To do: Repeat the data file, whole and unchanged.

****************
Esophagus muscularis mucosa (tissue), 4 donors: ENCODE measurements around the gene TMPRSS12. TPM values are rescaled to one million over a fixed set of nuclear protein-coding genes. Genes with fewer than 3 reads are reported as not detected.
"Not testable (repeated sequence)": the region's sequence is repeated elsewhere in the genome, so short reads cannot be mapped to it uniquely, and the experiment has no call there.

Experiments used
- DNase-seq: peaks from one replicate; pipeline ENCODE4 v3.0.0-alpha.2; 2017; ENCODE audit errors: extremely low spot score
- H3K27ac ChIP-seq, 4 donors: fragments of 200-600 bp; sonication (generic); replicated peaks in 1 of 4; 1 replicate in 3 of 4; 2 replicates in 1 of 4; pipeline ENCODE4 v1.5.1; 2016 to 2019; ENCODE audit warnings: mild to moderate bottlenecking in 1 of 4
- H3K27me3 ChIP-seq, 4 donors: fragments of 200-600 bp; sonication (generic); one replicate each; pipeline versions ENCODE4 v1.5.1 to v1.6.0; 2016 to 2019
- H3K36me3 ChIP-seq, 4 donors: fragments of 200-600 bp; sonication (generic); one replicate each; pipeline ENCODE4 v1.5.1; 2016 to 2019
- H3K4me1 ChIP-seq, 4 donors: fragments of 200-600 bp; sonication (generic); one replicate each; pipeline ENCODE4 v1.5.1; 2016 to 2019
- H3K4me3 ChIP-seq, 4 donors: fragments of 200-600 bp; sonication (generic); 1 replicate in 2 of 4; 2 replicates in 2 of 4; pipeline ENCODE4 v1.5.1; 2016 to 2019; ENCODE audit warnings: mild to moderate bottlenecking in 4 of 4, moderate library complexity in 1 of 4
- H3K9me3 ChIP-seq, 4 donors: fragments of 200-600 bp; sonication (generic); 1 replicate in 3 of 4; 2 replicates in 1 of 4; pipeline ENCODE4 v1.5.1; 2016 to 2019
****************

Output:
Esophagus muscularis mucosa (tissue), 4 donors: ENCODE measurements around the gene TMPRSS12. TPM values are rescaled to one million over a fixed set of nuclear protein-coding genes. Genes with fewer than 3 reads are reported as not detected.
"Not testable (repeated sequence)": the region's sequence is repeated elsewhere in the genome, so short reads cannot be mapped to it uniquely, and the experiment has no call there.

Experiments used
- DNase-seq: peaks from one replicate; pipeline ENCODE4 v3.0.0-alpha.2; 2017; ENCODE audit errors: extremely low spot score
- H3K27ac ChIP-seq, 4 donors: fragments of 200-600 bp; sonication (generic); replicated peaks in 1 of 4; 1 replicate in 3 of 4; 2 replicates in 1 of 4; pipeline ENCODE4 v1.5.1; 2016 to 2019; ENCODE audit warnings: mild to moderate bottlenecking in 1 of 4
- H3K27me3 ChIP-seq, 4 donors: fragments of 200-600 bp; sonication (generic); one replicate each; pipeline versions ENCODE4 v1.5.1 to v1.6.0; 2016 to 2019
- H3K36me3 ChIP-seq, 4 donors: fragments of 200-600 bp; sonication (generic); one replicate each; pipeline ENCODE4 v1.5.1; 2016 to 2019
- H3K4me1 ChIP-seq, 4 donors: fragments of 200-600 bp; sonication (generic); one replicate each; pipeline ENCODE4 v1.5.1; 2016 to 2019
- H3K4me3 ChIP-seq, 4 donors: fragments of 200-600 bp; sonication (generic); 1 replicate in 2 of 4; 2 replicates in 2 of 4; pipeline ENCODE4 v1.5.1; 2016 to 2019; ENCODE audit warnings: mild to moderate bottlenecking in 4 of 4, moderate library complexity in 1 of 4
- H3K9me3 ChIP-seq, 4 donors: fragments of 200-600 bp; sonication (generic); 1 replicate in 3 of 4; 2 replicates in 1 of 4; pipeline ENCODE4 v1.5.1; 2016 to 2019